I want to heat the contents (water) of a two liter thermos flask using a low power (50-100 watt) 12 volt DC heater.

Rather than buying a tiny little immersion heater, I've got some nichrome wire knocking about my workshop, would it be electrically safe to use a length of bare nichrome wire directly in the water to heat it?

My natural reaction is not mix electricity with water, but when I think about it I can't really envisage any real problems.

My intention is to use two length of wire, one about 100watts to heat the water in the first place, and a 2nd, about 3 watts to keep it warm once it's boiled.

Update for the curious... The flask is a traditional glass thermos, my intention is to to use this in a caravan with solar cells charging a 12v battery. The hope is that I can provide myself with a low power solution that will give me a permanent supply of hot water for occasional tea/coffee. Experimentation has indicated that I can keep a 2 liter thermos at about 95 degrees with only a couple of watts, and it only takes a few minutes of 100watts to heat the water again after drawing off a cup.

I think the electrical safety questions have been answered, but I'll try to do a bit more research about how healthy nichrome wire in drinking water may be.


  • 2
    \$\begingroup\$ How are you planning on having the nichrome not short out against itself in the bath? \$\endgroup\$
    – DKNguyen
    Mar 15, 2019 at 23:37
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    \$\begingroup\$ Another concern (not sure how well-founded since my chemistry skills are weak): A chance of metal ions, esp. chromium, leaching into the thermos? \$\endgroup\$
    – nanofarad
    Mar 15, 2019 at 23:39
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    \$\begingroup\$ @AndreyAkhmetov With the potential for electrolysis here, yes, I expect hexavalent chromium might have a chance of appearing. I don't have enough chemistry background to say for sure, but I do have enough chemistry background to know that this is probably a bad idea. \$\endgroup\$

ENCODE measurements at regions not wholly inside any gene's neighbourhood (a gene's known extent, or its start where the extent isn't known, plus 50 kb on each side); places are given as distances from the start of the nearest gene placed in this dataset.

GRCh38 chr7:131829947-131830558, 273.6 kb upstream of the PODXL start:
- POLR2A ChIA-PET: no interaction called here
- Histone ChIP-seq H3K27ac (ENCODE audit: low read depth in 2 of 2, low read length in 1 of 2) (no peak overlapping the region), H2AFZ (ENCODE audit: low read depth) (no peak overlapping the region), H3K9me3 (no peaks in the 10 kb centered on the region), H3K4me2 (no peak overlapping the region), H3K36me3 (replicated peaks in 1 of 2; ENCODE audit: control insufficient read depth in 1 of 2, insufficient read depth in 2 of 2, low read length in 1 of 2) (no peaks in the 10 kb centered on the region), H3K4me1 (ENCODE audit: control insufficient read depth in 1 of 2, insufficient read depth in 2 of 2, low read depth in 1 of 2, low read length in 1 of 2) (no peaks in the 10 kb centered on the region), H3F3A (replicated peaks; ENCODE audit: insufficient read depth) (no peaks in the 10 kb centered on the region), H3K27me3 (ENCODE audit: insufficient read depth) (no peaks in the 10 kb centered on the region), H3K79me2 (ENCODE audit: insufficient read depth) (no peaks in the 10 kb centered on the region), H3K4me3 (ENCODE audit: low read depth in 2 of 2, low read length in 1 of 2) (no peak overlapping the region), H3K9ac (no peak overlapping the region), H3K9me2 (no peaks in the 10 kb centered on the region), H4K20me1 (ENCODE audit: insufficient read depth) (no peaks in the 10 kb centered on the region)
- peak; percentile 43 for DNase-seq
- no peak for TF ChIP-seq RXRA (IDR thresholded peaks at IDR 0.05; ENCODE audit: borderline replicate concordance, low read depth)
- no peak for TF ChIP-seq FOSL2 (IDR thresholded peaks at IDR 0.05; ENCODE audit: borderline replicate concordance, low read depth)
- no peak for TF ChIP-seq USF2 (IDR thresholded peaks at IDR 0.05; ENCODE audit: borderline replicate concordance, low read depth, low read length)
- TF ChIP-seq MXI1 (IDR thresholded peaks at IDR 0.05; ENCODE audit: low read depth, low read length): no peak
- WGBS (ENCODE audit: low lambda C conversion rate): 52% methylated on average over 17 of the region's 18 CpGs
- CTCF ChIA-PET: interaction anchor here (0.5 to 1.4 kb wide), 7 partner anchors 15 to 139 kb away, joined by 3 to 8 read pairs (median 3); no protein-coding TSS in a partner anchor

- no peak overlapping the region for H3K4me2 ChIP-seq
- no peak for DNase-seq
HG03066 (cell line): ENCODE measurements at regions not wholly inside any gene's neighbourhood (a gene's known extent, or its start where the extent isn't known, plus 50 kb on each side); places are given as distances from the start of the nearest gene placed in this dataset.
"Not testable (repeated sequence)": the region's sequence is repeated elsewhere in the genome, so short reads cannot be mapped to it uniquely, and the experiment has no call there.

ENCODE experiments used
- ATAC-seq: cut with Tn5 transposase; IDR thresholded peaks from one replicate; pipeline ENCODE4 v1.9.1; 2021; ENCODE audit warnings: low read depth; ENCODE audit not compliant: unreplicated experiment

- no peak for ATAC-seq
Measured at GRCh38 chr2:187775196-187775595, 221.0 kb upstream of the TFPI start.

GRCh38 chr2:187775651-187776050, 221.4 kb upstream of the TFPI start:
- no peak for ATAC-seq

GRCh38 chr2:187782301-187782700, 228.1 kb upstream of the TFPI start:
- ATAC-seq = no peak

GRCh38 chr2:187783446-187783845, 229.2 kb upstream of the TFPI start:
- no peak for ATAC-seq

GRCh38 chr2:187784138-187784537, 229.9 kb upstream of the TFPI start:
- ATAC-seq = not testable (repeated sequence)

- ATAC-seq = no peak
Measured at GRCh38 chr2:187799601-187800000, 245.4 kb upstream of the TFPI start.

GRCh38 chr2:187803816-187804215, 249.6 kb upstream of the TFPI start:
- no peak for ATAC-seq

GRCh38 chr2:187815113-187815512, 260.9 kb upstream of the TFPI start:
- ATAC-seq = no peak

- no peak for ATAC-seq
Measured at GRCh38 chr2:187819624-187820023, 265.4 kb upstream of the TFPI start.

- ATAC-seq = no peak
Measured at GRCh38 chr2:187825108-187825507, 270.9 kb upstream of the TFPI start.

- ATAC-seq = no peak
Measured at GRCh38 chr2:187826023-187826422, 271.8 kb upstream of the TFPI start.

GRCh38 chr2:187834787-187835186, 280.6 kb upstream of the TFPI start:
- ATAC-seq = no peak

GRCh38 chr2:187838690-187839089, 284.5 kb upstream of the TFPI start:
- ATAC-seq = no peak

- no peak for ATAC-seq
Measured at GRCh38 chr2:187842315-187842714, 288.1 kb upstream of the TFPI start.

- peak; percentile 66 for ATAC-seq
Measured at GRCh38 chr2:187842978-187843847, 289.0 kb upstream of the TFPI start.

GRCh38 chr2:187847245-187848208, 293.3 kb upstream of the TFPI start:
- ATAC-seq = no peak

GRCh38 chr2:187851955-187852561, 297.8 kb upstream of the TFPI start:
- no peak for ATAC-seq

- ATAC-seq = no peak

– Hearth
    Mar 16, 2019 at 0:28
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    \$\begingroup\$ If your flask is made of glass, no problem. Many decades ago we used a bare nichrom spiral with a 220V AC mains in a chemical-grade 3L flask, 2-3kW, to make a tea for the entire lab personnel, two times a day, for years. No problem, quick and most efficient. \$\endgroup\$ Mar 16, 2019 at 1:21
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    \$\begingroup\$ FOOD SAFETY, followed by the taste of your water are the two major considerations, followed by the element electrolysing away so it will fail after a time. Bare metal in water with a potential difference will dissolve metal ions in it. What the effect of those from commercial (not necessarily well specified to the analar level) nichrome will do are anybody's guess. \$\endgroup\$
    – Neil_UK
    Mar 16, 2019 at 6:26

3 Answers 3


You may or may not have this wire 'knocking about', and if you don't, it might be as expensive to buy as a proper 12v immersion heater.

Thin PTFE insulated copper wire has been used successfully as an in-thermos heater. You can recognise PTFE insulation, as it will withstand the heat of a soldering iron. My colleague built one using 7/0.1 wire, quite a long length bundled up, driven from 5v from a PC power supply, to get round the 'no private kettles' order in our workplace.


No, it doesn't seem to be safe. You have full potential gradient accross the wire immersed into water. Therefore, you have to consider electrolysis reaction where some interesting compounds may emerge depending on impurity of water. Even if you make it AC, I don't think that all of the reactions will be reversible with each alternation because of possible convection currents of liquid. So, isolation is required.


i say no. electrocution,poison metal element,molecular action, you might make drinking water deadly.dont be a miser,buy a comercially available heater that has safety markings on it,look for a ce mark,or equivalent,you risk death or worse. i would fail your idea if asked to test it as unsafe.any reasonable person would.have you thought of heating water by directly focusing sunlight on a water container ..difficult to do,but safer,resarch fully for problems if you do.


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